More than a hundred Fort Riley soldiers have been drafted to help University of Kansas researchers probe the effects of intense exercise on wounded warriors with mild traumatic brain injury.
Traumatic brain injury is “by far” the most common brain injury, said David Johnson, who is leading the research team in a two-year study. “There’s a lot of soldiers with pretty significant problems.”
Improvised explosive devices and associated blast injuries have left more than 350,000 U.S. service members in Iraq and Afghanistan with an invisible wound: traumatic brain injury, according to data from the Defense and Veterans Brain Injury Center.
Johnson, who directs the Neuropsychology and Aging Laboratory and serves as the director of neuropsychological assessment at the KU Alzheimer’s Disease Center, said traumatic brain injury and Alzheimer’s disease share common symptoms — memory and thinking problems, but also depression and anxiety.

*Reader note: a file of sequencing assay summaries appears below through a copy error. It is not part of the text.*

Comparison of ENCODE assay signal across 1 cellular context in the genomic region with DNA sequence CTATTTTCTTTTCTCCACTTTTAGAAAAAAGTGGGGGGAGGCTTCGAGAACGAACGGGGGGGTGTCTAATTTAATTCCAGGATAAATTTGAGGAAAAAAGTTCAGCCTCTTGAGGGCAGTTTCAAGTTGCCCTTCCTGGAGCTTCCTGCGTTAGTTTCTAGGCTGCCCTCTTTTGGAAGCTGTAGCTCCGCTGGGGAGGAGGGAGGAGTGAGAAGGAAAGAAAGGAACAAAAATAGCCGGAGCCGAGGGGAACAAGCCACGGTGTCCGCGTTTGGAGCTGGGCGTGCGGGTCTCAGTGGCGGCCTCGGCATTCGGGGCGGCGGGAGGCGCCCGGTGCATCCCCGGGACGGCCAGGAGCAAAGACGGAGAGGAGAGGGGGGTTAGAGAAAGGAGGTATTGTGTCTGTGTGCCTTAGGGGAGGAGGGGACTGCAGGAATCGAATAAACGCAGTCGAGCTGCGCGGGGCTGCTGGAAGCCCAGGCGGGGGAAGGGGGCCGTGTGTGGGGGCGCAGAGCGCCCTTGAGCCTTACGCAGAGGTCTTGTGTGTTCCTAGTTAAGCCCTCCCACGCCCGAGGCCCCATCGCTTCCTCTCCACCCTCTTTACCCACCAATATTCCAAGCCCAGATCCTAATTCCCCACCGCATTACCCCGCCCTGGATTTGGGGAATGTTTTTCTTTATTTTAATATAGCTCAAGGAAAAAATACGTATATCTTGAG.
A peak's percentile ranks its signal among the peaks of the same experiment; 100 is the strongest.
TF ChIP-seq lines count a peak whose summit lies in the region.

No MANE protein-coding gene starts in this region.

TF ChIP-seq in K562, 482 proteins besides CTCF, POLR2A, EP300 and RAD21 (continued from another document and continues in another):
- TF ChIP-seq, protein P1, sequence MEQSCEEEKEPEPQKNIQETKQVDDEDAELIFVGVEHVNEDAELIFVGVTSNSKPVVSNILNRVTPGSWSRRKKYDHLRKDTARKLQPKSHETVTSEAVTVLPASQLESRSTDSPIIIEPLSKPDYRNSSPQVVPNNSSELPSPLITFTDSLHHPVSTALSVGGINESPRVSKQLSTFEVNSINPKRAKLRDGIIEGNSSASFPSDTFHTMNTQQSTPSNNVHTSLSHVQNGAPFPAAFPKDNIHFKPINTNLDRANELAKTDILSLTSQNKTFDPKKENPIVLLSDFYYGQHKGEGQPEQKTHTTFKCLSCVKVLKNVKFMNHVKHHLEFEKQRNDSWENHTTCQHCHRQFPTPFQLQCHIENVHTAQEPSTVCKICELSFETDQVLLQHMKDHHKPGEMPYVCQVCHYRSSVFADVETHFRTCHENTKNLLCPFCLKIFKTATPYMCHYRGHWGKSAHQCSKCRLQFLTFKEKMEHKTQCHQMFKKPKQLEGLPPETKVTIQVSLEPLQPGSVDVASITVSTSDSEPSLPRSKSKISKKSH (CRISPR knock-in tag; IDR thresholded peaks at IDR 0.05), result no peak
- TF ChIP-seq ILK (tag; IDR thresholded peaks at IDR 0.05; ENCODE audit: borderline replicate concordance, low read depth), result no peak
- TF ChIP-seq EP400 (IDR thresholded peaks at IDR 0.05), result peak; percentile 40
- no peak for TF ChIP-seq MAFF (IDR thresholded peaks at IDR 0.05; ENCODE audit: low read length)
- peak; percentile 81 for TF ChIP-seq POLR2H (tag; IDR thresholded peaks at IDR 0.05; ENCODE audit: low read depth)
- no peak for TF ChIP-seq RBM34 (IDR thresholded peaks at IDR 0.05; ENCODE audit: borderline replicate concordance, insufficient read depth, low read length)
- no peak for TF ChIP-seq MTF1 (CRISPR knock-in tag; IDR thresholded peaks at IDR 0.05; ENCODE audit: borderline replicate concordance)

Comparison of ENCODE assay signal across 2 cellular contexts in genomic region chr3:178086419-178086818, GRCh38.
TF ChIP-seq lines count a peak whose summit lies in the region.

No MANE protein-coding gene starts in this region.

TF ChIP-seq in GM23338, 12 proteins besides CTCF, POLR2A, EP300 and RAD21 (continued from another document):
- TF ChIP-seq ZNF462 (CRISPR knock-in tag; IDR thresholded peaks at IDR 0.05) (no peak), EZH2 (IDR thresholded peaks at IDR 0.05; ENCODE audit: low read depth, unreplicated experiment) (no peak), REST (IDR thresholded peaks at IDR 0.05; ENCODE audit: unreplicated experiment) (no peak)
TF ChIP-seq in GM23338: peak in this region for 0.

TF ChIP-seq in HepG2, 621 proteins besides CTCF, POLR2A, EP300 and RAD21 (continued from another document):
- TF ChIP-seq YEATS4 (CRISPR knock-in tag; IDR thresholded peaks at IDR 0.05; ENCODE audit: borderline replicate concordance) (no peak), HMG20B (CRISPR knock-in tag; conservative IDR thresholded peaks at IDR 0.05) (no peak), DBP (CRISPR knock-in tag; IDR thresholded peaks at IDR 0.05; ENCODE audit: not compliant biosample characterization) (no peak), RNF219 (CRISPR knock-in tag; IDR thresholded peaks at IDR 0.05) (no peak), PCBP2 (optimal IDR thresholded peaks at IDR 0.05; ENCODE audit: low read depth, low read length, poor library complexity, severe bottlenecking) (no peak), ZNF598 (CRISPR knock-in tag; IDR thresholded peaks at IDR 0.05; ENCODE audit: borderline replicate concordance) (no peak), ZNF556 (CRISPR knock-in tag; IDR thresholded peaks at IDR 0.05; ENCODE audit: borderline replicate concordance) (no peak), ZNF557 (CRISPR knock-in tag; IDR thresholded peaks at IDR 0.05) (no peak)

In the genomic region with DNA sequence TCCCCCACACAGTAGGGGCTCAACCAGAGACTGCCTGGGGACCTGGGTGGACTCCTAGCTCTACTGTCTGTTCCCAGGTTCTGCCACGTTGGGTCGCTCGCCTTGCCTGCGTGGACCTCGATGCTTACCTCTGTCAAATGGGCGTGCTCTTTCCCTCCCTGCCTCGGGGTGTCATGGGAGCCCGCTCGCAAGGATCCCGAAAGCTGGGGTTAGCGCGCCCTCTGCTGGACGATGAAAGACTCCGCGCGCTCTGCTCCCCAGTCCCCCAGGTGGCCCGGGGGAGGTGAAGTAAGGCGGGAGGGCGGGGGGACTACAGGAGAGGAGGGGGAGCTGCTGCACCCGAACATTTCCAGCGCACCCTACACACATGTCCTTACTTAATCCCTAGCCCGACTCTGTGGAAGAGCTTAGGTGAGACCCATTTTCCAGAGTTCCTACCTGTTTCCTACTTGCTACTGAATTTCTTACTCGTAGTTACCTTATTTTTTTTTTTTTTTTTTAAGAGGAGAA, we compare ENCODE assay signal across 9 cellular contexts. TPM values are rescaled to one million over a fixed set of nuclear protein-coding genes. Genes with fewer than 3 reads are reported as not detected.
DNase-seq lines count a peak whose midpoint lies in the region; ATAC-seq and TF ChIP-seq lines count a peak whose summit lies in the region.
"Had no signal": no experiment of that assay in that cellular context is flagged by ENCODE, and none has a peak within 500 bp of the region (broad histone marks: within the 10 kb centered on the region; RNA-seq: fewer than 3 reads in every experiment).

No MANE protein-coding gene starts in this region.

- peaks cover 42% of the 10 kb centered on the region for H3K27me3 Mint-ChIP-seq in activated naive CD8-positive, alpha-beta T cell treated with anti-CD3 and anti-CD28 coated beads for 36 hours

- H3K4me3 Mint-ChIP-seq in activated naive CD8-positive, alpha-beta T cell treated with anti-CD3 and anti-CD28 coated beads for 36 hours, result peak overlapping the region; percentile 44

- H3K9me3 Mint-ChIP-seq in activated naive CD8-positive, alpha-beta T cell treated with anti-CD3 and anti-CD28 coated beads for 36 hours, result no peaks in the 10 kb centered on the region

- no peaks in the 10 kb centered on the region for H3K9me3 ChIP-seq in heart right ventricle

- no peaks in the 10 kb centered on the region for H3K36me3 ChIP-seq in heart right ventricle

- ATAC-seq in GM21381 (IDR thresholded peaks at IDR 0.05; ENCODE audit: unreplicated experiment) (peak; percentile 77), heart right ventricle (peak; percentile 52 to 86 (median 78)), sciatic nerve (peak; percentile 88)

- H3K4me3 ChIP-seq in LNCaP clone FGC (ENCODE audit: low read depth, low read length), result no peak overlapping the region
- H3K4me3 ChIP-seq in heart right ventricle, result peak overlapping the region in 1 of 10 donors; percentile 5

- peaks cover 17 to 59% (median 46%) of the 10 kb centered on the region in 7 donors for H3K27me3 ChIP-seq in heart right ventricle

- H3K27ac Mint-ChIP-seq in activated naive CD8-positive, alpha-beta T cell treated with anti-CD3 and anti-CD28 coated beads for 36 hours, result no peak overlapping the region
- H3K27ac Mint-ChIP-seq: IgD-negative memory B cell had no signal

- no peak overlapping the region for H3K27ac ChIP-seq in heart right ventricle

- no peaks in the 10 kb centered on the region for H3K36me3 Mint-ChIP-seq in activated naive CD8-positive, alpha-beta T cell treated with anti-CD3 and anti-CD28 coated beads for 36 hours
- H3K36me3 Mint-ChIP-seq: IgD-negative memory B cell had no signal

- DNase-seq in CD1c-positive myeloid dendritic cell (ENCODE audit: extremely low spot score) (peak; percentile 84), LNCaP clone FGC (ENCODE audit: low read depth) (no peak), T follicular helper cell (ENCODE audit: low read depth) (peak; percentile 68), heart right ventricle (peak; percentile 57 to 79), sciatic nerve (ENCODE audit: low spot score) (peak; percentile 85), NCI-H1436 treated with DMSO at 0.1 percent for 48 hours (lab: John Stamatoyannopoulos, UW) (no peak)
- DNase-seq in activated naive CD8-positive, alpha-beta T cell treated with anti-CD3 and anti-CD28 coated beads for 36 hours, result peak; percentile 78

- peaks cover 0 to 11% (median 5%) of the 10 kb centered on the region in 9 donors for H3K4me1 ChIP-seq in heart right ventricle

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The clinical trials will assess intensive cardiorespiratory exercise as a way to help wounded warriors recover from mild traumatic brain injury. Johnson’s premise is — and earlier research has supported the science — that aerobic exercise helps the brain heal itself.
All the soldiers participating in the study have experienced some exposure to major explosion, the kind of rattling that could be associated with causing some injury to the brain, whether it is immediate or pops up years later.
“Instead of lifting weights, we want the soldiers running more to improve their aerobic capacity,” Johnson said in a news release Friday. “They’ll do rowing machines and bikes to relieve boredom — but ultimately they’ll become runners. We’re trying to get them to run more miles more quickly.”
The aim of the research, which is supported by $500,000 from the U.S. Department of Defense, is to help improve soldiers’ quality of life.